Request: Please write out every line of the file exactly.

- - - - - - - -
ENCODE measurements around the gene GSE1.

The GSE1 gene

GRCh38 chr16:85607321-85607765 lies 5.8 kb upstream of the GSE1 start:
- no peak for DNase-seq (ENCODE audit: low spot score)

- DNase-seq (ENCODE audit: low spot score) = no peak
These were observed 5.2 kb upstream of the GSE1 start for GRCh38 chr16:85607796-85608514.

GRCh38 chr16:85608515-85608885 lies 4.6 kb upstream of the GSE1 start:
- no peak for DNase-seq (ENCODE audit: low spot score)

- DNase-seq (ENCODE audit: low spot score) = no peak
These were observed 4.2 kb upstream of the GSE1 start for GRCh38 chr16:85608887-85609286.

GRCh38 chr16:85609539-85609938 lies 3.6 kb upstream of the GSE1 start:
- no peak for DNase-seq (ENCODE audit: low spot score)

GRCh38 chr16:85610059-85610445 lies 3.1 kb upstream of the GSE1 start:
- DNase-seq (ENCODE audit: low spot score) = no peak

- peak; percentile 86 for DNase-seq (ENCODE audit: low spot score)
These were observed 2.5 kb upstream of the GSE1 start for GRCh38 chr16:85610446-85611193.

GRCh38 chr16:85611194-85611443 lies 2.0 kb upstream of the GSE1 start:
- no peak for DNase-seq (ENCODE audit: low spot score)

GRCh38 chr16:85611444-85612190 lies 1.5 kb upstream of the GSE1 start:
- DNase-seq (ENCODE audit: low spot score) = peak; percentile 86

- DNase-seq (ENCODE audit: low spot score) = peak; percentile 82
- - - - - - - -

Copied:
ENCODE measurements around the gene GSE1.

The GSE1 gene

GRCh38 chr16:85607321-85607765 lies 5.8 kb upstream of the GSE1 start:
- no peak for DNase-seq (ENCODE audit: low spot score)

- DNase-seq (ENCODE audit: low spot score) = no peak
These were observed 5.2 kb upstream of the GSE1 start for GRCh38 chr16:85607796-85608514.

GRCh38 chr16:85608515-85608885 lies 4.6 kb upstream of the GSE1 start:
- no peak for DNase-seq (ENCODE audit: low spot score)

- DNase-seq (ENCODE audit: low spot score) = no peak
These were observed 4.2 kb upstream of the GSE1 start for GRCh38 chr16:85608887-85609286.

GRCh38 chr16:85609539-85609938 lies 3.6 kb upstream of the GSE1 start:
- no peak for DNase-seq (ENCODE audit: low spot score)

GRCh38 chr16:85610059-85610445 lies 3.1 kb upstream of the GSE1 start:
- DNase-seq (ENCODE audit: low spot score) = no peak

- peak; percentile 86 for DNase-seq (ENCODE audit: low spot score)
These were observed 2.5 kb upstream of the GSE1 start for GRCh38 chr16:85610446-85611193.

GRCh38 chr16:85611194-85611443 lies 2.0 kb upstream of the GSE1 start:
- no peak for DNase-seq (ENCODE audit: low spot score)

GRCh38 chr16:85611444-85612190 lies 1.5 kb upstream of the GSE1 start:
- DNase-seq (ENCODE audit: low spot score) = peak; percentile 86

- DNase-seq (ENCODE audit: low spot score) = peak; percentile 82